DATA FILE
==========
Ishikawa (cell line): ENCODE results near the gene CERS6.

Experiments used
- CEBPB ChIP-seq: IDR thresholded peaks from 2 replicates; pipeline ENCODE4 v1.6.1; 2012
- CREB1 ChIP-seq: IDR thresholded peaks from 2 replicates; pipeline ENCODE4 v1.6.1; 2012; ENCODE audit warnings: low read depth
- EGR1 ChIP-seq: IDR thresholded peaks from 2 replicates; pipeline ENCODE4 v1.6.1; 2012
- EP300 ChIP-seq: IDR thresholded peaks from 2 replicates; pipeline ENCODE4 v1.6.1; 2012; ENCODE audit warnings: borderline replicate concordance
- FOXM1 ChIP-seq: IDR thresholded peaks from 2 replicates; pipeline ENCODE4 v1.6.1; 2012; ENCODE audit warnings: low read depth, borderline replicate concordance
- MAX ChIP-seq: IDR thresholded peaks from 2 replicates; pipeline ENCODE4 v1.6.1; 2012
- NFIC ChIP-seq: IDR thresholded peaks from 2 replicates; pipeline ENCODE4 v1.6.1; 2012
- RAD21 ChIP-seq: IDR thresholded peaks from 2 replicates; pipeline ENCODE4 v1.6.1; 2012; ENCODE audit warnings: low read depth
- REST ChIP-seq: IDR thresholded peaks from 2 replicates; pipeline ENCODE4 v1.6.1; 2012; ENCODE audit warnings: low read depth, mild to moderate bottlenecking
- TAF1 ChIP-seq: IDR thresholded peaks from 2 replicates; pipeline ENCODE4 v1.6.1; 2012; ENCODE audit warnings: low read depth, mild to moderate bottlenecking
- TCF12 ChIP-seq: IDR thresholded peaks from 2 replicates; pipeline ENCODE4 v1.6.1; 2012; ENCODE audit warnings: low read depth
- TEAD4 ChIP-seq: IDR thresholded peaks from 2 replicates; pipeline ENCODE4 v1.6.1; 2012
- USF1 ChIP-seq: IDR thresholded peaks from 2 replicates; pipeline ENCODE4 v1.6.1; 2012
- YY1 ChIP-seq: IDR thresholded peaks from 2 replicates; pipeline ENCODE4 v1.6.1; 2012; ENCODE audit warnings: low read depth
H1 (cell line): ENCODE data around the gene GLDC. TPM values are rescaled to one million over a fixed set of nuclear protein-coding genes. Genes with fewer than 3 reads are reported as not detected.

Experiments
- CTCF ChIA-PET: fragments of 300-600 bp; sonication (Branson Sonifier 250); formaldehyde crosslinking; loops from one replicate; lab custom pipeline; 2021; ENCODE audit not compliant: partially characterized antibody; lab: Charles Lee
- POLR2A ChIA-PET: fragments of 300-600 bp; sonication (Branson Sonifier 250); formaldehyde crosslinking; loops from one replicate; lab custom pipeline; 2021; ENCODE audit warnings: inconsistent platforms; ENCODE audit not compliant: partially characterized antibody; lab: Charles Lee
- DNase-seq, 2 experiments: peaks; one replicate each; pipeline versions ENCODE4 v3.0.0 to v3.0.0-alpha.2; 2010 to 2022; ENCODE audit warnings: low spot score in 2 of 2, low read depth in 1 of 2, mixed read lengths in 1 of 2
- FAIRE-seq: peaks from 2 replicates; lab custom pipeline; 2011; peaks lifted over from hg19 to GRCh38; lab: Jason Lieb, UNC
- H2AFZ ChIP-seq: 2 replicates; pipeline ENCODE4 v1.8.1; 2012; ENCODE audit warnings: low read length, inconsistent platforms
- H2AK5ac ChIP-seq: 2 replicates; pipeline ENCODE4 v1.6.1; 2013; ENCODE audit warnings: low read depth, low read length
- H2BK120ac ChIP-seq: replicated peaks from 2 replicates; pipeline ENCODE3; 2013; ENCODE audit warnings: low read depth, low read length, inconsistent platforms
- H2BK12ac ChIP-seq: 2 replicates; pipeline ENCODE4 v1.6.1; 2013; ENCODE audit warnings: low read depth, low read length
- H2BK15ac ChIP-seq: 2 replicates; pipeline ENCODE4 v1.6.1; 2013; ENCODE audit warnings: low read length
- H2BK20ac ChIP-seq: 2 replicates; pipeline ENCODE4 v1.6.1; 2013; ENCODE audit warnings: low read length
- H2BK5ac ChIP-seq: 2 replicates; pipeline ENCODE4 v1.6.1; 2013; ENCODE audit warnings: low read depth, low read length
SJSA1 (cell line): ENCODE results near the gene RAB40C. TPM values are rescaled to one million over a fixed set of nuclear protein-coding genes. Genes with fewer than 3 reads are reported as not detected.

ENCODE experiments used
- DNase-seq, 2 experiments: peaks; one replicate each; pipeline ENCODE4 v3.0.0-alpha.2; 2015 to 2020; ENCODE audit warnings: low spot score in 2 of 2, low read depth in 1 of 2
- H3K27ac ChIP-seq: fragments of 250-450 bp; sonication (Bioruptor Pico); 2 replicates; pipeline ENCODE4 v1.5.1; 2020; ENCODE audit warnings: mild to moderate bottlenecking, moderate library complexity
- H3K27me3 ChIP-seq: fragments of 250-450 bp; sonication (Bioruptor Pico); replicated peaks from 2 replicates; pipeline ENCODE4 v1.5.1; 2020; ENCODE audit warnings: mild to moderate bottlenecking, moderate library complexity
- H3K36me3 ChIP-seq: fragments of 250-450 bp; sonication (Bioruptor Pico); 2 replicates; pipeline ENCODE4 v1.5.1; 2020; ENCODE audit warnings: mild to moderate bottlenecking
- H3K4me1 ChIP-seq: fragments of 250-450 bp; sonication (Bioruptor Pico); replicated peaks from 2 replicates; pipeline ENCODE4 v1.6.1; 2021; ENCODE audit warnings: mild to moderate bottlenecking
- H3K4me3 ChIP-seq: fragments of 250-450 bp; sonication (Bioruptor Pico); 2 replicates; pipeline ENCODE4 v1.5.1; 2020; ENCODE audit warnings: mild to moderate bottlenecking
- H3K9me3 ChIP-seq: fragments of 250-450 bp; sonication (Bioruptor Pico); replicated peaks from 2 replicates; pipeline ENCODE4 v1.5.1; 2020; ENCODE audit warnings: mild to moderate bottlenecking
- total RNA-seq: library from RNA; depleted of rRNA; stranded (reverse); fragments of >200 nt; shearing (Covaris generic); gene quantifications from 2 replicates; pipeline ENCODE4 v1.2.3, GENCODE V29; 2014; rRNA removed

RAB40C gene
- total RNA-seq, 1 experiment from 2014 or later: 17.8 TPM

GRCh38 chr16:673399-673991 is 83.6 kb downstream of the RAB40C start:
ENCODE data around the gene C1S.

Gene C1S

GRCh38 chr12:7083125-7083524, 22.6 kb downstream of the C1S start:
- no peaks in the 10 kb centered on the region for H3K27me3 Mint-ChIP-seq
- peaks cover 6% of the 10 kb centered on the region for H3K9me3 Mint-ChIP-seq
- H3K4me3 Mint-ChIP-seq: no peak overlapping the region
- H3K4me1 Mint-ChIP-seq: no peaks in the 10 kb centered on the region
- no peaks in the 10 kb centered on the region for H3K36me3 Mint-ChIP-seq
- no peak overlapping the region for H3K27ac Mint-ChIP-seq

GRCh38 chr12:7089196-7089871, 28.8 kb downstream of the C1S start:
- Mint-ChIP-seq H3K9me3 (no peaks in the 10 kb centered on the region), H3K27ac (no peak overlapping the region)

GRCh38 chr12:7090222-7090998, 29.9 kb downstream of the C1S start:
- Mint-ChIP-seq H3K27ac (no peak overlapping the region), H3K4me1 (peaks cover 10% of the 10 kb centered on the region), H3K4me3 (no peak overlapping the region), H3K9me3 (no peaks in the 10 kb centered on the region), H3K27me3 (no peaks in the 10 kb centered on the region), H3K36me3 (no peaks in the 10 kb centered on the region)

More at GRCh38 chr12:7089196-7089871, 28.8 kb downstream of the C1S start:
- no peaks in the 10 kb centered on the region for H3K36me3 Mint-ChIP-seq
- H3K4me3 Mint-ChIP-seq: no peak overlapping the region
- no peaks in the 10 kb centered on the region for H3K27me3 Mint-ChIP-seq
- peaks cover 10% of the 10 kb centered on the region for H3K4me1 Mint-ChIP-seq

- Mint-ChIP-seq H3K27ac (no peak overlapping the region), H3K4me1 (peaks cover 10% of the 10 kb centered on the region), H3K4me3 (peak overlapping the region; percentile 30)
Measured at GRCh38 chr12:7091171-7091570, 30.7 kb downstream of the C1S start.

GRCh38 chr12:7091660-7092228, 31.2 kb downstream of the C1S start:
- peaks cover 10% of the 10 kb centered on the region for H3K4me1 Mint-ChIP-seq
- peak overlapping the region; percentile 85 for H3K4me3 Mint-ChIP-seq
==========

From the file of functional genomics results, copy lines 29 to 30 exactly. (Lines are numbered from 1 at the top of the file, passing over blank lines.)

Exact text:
- H2BK5ac ChIP-seq: 2 replicates; pipeline ENCODE4 v1.6.1; 2013; ENCODE audit warnings: low read depth, low read length
SJSA1 (cell line): ENCODE results near the gene RAB40C. TPM values are rescaled to one million over a fixed set of nuclear protein-coding genes. Genes with fewer than 3 reads are reported as not detected.